September 28, 2018
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Posted by NCID
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Sub-Saharan Africa has not usually been considered a region of investment opportunities, but this is changing thanks to public and private initiatives.

The private sector can help "either creating the market or landing on it", said International Finance Corporation principal, Carlos Reyes, in his session Outlining the opportunity for private sector investment in Sub-Saharan Africa, organized on September 20 by the Navarra Center for International Development.

Talking about Sub-Saharan Africa means most of the times talking about the problems that the media shows: political and social instability, war, starvation, etc. According to Reyes, although those problems exist, the media has created a narrative and some myths about what the region really is. That narrative forgets economic, political and social characteristics and advances that should motivate investment in different sectors that could promote development.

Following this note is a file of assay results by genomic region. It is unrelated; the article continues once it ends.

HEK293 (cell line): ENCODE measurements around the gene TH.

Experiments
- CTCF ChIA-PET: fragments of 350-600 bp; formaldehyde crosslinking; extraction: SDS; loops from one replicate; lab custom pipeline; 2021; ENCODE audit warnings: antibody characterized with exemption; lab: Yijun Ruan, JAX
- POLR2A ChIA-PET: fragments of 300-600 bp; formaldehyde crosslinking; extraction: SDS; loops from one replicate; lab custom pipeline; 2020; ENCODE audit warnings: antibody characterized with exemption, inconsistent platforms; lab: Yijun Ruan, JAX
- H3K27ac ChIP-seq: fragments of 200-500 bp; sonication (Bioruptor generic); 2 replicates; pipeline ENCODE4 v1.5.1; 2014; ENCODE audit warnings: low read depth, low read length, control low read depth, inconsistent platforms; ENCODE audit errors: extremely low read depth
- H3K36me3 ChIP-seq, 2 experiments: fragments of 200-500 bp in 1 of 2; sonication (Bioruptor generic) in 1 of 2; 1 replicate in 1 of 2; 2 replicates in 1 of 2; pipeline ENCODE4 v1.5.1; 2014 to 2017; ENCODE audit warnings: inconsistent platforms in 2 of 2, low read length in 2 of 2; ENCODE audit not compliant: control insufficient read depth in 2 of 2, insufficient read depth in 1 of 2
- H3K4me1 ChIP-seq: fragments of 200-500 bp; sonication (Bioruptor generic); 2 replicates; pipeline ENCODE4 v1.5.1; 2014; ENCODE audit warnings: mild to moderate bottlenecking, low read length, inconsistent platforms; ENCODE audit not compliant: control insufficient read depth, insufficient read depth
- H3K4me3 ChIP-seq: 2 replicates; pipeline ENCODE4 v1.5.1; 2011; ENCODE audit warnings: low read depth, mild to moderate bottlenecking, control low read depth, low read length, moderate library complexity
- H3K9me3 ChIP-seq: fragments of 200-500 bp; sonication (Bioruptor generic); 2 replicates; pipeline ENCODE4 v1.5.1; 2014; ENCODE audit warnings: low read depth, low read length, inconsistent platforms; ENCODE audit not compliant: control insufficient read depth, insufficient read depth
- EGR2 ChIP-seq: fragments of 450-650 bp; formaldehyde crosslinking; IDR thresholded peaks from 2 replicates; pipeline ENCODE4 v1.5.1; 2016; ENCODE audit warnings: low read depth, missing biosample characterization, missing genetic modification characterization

Africa, for example, is the continent that will grow the most in terms of population and percentage of working age population (almost 225 million by 250 and 40% by 2100, respectively), and meanwhile, Sub-Saharan Africa is living its most recent urbanization process. Through investment, both situations, such as the growing middle class in the region, could be oriented to socioeconomic development. Also, against the stereotype of permanent volatility, there are countries in both anglophone and francophone markets that have strengthened their democracies and the business environment, like South Africa, Nigeria or Senegal.

On the other hand, there are difficulties, as Reyes admits. Populism, that could affect the private sector; geography, sometimes problematic; lack of infrastructure,; stable and reliable power generation and transportation costs are the main obstacles for investment that he points out. All the above are challenges for a region that is a potential powerhouse of goods and services.

Considering both opportunities and obstacles, Reyes argued there are  optimum sectors for investment in Sub-Saharan Africa, such as telecommunications and information services, due to the general increase in its use. Other sectors include the electricity sector,  due to the increase in the need for power; consumer products and services, because of an increasing demand from the buoyant middle class population, and financial services, as an example of a developing market that could help a structural transformation in the region.